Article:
A garret, where the artist sits. Having spent their last few dollars on red wine and ink and cigarettes and a fair-weather friend. Alone. Abandoned. Without money or friends. Misunderstood. Unloved. Dark and brooding, furrowed and introspective. Wearing a beret…

It’s a familiar image and I’m not really sure where it comes from – Van Gogh and his rejected ear? Dylan Thomas’ untimely death? Jimi Hendrix choking on his vomit? Who needs it? Sounds utterly horrible. Tortured and suffering and then dead. Who wants to be celebrated for their contribution posthumously?
Why is poverty romanticized? Is it the fact that the ideals are kept in tact at all cost – at the cost of comfort and community? The writer who can never allow himself to fall completely in love with someone who nourishes and delights him because it may soften his edge?

I think all those cliches are completely unhelpful. Great art seeks to elevate and inspire action in the public it is in conversation with – transcendent and invigorating. Great art contributes to a long standing, international conversation about human existence -it is a philosophical pursuit and a practical one too. Art can reflect in order to instruct and/or to move us to action. And this is a noble and important part of our personal landscape. it informs who we are and therefore how we regard and interact with the world and it’s people and living things. And I believe art to be enduring because it is everywhere – it is surreptitious and sometimes obvious in our architecture, clothing, haircuts. It leaks into the gaps of our controlled environments. When actors or writers or whomever flippantly remark how they are going to “take a break” from their art – I think about how powerfully untrue it is. Because none of us can escape it. It’s an occupation/preoccupation until death – subliminally absorbing, refining perspective, turning things and ideas over in our heads as though they were coloured squares on a rubiks cube.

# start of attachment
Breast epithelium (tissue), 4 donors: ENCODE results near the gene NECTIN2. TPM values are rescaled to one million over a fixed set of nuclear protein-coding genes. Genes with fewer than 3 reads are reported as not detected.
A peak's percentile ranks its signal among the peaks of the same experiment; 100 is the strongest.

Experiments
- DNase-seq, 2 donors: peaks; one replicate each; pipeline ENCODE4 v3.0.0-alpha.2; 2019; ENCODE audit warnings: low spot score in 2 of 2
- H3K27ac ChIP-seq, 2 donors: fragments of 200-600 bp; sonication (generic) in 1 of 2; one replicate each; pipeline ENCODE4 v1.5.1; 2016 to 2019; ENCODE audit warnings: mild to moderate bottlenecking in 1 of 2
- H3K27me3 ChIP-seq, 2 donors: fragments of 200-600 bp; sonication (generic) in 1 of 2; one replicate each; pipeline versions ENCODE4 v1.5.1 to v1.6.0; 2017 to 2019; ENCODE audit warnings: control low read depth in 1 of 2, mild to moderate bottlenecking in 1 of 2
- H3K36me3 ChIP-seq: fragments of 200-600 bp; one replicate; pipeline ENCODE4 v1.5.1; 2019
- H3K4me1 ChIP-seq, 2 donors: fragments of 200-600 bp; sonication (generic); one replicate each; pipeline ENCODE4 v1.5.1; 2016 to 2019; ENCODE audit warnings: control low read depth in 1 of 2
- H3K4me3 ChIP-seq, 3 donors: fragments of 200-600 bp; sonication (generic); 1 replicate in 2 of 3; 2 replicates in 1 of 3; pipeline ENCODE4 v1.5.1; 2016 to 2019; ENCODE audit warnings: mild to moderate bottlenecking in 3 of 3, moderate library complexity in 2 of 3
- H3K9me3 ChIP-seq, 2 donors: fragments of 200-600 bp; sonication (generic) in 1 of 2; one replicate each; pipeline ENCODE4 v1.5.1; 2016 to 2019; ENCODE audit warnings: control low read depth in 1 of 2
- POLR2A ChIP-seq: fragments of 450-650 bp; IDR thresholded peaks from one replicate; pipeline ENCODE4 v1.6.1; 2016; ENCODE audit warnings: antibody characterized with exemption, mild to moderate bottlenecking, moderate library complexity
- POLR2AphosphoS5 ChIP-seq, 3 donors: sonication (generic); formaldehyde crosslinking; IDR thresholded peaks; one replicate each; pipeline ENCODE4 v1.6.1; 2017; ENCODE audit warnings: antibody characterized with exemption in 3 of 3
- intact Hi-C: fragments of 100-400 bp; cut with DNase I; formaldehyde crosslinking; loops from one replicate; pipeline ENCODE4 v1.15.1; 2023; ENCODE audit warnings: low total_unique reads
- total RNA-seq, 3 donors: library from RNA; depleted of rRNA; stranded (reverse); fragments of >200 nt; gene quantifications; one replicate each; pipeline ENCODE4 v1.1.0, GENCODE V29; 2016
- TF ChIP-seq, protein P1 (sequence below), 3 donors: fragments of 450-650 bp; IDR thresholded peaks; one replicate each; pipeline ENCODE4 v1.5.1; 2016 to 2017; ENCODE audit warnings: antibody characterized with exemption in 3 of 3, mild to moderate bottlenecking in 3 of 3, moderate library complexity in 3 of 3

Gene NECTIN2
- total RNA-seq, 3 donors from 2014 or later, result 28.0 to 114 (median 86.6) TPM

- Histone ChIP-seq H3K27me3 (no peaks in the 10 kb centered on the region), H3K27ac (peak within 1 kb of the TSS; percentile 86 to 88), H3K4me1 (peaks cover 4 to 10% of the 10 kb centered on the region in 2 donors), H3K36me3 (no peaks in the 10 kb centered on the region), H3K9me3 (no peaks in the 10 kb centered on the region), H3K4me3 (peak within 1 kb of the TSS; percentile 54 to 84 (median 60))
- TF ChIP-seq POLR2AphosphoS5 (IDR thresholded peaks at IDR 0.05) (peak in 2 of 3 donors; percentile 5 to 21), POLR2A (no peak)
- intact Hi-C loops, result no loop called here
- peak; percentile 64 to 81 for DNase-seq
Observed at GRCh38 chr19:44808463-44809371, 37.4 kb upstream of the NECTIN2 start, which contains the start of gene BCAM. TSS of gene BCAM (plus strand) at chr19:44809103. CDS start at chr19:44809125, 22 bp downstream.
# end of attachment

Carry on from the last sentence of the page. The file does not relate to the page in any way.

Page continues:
And this is not a state of suffering, not at all. This relentless hunger is self fueling as one thing leads to another – one idea gives way to another – something catches hold and then something is made or written or said that contributes to this long chain of ideas. We are communicating with each other – and the conversation stretches across our immediate sphere of friends (and sometimes) family, and sometimes through the internet and across the world – and sometimes into the future and joins a conversation embedded in the past. The conversation continues. Always and forever. And this is deeply comforting – and is why I am an unashamed optimist – as unfashionable as that may be.

I think that if artists were truly pessimistic creatures, nothing would ever be made or said or presented. It takes bravery and hope to make something, write something and add it to a grand scale conversation. Optimism in art also says that somewhere, someone will understand what I am saying, like how or what I am saying, and it will trigger a response or a new art work or a conversation will start as a result.

I believe that art which inspires and engages and challenges and invigorates attracts people to the conversation and a community is born. And out of community incredible things, incredible conversations are created and we become linked through an idea or an experience. For me live performance is one of the most intense examples of community making – as it is transient and exists in a finite space. When I feel saggy, soggy apathy invade my thinking I look to my community of great minds and passionate things to lift me up, lift my chin up so I may continue.